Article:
When my son was little, my mom started collecting his outgrown clothes to give to strangers on the internet. She would meet these people through Buy Nothing, a project that had been created by two women from Bainbridge Island, Washington, not far from her home in Seattle. The mission of Buy Nothing, which had a local cult following, was to revive old-fashioned sharing among neighbors. People were organized by town or neighborhood into Facebook groups, where they could post what they needed, or no longer needed, and their neighbors would respond accordingly.
What made this different from Goodwill, Craigslist, or other freebie groups was that the people in your group always lived close by, and—because Buy Nothing was hosted on Facebook—everyone’s names and photos were visible, and messaging other members was as easy as texting. Pickups tended to happen at the front door, prompting face-to-face conversation. After a while, strangers became friendly acquaintances, their stoops integrated into your mental map of your town. Through my mom, random people came to own the forgotten detritus of my motherhood: unused diapers, a nursing cover (“that you threw in bathroom trash,” my mom accused in an email). My mom had been living frugally and sustainably long before it was fashionable—diluting her dish soap, cutting her sponges into quarters—and on Buy Nothing, she’d found her people.
Why do so many people have an immediate, intuitive grasp of this highly abstract concept—“subjective age,” it’s called—when randomly presented with it? It’s bizarre, if you think about it. Certainly most of us don’t believe ourselves to be shorter or taller than we actually are. We don’t think of ourselves as having smaller ears or longer noses or curlier hair. Most of us also know where our bodies are in space, what physiologists call “proprioception.”
Yet we seem to have an awfully rough go of locating ourselves in time. A friend, nearing 60, recently told me that whenever he looks in the mirror, he’s not so much unhappy with his appearance as startled by it—“as if there’s been some sort of error” were his exact words. (High-school reunions can have this same confusing effect. You look around at your lined and thickened classmates, wondering how they could have so violently capitulated to age; then you see photographs of yourself from that same event and realize: Oh.) The gulf between how old we are and how old we believe ourselves to be can often be measured in light-years—or at least a goodly number of old-fashioned Earth ones.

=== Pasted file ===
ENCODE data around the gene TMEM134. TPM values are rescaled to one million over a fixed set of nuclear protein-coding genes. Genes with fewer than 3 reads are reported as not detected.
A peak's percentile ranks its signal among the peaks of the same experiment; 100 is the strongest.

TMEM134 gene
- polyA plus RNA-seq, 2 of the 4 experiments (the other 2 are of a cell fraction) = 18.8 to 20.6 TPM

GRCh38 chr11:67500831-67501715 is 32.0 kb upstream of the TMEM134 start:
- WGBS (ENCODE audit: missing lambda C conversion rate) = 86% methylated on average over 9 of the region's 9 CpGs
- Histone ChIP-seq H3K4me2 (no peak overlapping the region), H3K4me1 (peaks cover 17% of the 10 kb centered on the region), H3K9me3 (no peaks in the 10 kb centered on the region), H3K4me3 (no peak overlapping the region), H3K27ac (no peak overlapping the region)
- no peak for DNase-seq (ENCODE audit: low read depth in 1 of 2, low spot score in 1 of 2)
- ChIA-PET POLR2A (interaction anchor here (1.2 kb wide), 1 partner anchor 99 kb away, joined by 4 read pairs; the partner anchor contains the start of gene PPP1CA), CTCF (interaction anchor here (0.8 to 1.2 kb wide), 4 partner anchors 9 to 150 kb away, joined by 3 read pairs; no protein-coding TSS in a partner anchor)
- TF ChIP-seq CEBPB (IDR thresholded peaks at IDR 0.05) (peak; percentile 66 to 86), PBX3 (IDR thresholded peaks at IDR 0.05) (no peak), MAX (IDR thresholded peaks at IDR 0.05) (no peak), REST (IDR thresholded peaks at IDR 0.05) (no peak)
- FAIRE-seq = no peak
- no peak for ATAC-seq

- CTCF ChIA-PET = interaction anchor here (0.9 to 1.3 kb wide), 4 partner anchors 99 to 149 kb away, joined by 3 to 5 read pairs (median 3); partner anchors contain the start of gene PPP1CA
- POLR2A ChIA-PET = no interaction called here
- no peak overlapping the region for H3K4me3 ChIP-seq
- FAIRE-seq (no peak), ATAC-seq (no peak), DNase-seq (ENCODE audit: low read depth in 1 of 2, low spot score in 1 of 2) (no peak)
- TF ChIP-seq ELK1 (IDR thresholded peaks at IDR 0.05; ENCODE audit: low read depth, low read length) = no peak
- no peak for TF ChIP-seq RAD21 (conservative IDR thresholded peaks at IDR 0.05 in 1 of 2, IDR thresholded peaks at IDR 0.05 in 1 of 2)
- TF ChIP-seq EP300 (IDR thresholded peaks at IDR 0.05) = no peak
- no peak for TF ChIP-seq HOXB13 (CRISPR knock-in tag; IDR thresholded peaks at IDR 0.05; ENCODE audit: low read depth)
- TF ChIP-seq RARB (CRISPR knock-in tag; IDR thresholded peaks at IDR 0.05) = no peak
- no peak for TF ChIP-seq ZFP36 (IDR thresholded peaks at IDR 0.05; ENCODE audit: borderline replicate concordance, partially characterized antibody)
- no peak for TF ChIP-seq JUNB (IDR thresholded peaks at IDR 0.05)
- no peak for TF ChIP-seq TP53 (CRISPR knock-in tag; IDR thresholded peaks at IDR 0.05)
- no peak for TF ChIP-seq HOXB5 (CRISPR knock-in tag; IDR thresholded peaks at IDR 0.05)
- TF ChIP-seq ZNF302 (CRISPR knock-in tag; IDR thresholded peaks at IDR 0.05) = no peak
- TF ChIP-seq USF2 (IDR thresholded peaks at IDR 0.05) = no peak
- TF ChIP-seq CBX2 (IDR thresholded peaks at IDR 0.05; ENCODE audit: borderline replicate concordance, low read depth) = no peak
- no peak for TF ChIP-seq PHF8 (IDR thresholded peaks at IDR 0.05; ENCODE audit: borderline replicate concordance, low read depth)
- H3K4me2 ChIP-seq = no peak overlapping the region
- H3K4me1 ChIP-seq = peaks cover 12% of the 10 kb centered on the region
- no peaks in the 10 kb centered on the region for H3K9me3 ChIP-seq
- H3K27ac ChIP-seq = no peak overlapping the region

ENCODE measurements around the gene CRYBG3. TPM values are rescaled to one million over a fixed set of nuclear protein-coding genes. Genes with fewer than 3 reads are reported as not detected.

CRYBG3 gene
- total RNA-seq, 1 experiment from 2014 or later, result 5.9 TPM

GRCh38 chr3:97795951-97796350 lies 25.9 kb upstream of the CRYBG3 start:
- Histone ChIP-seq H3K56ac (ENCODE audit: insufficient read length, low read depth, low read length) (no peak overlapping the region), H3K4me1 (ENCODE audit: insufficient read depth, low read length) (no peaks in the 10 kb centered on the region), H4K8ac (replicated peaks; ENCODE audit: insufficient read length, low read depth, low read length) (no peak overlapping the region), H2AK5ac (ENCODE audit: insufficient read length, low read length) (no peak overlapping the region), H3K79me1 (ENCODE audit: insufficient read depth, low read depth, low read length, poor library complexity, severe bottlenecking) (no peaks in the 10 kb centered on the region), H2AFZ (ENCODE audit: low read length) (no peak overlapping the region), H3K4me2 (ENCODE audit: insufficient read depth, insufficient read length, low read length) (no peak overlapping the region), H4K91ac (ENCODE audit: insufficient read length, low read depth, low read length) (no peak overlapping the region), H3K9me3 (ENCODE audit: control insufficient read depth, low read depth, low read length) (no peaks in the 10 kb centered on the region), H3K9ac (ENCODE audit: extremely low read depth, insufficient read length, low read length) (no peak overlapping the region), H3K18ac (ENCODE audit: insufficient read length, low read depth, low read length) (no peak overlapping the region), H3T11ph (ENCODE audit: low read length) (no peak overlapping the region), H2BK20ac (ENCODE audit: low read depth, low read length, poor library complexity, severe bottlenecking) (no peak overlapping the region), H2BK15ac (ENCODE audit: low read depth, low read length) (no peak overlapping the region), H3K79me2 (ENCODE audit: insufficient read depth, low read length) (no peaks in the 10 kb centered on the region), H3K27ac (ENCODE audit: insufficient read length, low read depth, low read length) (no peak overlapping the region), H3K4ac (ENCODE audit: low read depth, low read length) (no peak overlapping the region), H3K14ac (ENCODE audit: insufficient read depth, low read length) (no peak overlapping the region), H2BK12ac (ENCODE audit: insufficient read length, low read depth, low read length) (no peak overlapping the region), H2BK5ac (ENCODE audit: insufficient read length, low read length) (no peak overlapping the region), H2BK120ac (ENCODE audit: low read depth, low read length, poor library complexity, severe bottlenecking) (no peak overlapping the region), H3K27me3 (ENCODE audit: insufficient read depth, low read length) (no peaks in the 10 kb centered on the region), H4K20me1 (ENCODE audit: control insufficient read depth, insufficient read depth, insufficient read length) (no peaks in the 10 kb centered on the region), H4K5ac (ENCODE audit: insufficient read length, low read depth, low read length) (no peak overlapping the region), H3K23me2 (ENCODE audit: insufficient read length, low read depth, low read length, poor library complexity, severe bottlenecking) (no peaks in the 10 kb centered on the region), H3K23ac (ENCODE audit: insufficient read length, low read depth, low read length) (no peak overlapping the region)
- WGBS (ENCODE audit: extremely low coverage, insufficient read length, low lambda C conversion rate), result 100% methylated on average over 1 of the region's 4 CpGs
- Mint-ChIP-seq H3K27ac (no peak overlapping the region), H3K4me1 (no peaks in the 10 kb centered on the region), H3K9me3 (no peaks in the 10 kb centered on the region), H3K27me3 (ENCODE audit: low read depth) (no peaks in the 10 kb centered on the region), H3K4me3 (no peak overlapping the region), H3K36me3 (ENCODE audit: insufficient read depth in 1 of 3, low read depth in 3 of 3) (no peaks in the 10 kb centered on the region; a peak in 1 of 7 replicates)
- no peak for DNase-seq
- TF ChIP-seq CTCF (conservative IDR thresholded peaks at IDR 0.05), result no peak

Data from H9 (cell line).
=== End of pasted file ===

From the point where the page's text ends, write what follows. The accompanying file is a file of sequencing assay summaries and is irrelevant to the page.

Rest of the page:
Adults over 40 perceive themselves to be, on average, about 20 percent younger than their actual age.
As one might suspect, there are studies that examine this phenomenon. (There’s a study for everything.) As one might also suspect, most of them are pretty unimaginative. Many have their origins in the field of gerontology, designed primarily with an eye toward health outcomes, which means they ask participants how old they feel, which those participants generally take to mean how old do you feel physically, which then leads to the rather unsurprising conclusion that if you feel older, you probably are, in the sense that you’re aging faster.
But “How old do you feel?” is an altogether different question from “How old are you in your head?” The most inspired paper I read about subjective age, from 2006, asked this of its 1,470 participants—in a Danish population (Denmark being the kind of place where studies like these would happen)—and what the two authors discovered is that adults over 40 perceive themselves to be, on average, about 20 percent younger than their actual age. “We ran this thing, and the data were gorgeous,” says David C. Rubin (75 in real life, 60 in his head), one of the paper’s authors and a psychology and neuroscience professor at Duke University. “It was just all these beautiful, smooth curves.”
Perhaps we should start with the dumplings themselves, which are, of course, delicious. Worth the trip. Worth planning the trip around. Particularly the soup dumplings, or xiao long bao, which are — you could argue, and I would — the platonic ideal of the form: silky, broth-filled little clouds that explode inside your mouth upon impact. An all-timer of a dumping.
And that, more or less, is the most you will hear about the food made at the wildly popular Taiwanese dumpling chain Din Tai Fung: It’s great, it’s a draw, it’s the reason for everything that follows.
The remainder of our story begins and ends and pretty much exclusively takes place in Glendale, California — a city of close to 200,000 that sits just 10 miles north of downtown Los Angeles.
Glendale, like other cities within the Greater LA region, is often unfairly provincialized. For example, my 101-year-old grandmother, a native Angeleno, still calls Glendale “Dingledale” and still complains about briefly living there about eight decades ago. These cities are — again, unfairly — given a kind of shorthand: Santa Monica’s got beaches; West Hollywood’s got good nightlife and (relatedly) the gays; Studio City’s got… a studio? So does Burbank. But Glendale: Glendale’s got more Armenians than almost anywhere but Armenia and also, malls.
Read the rest of this article at: Eater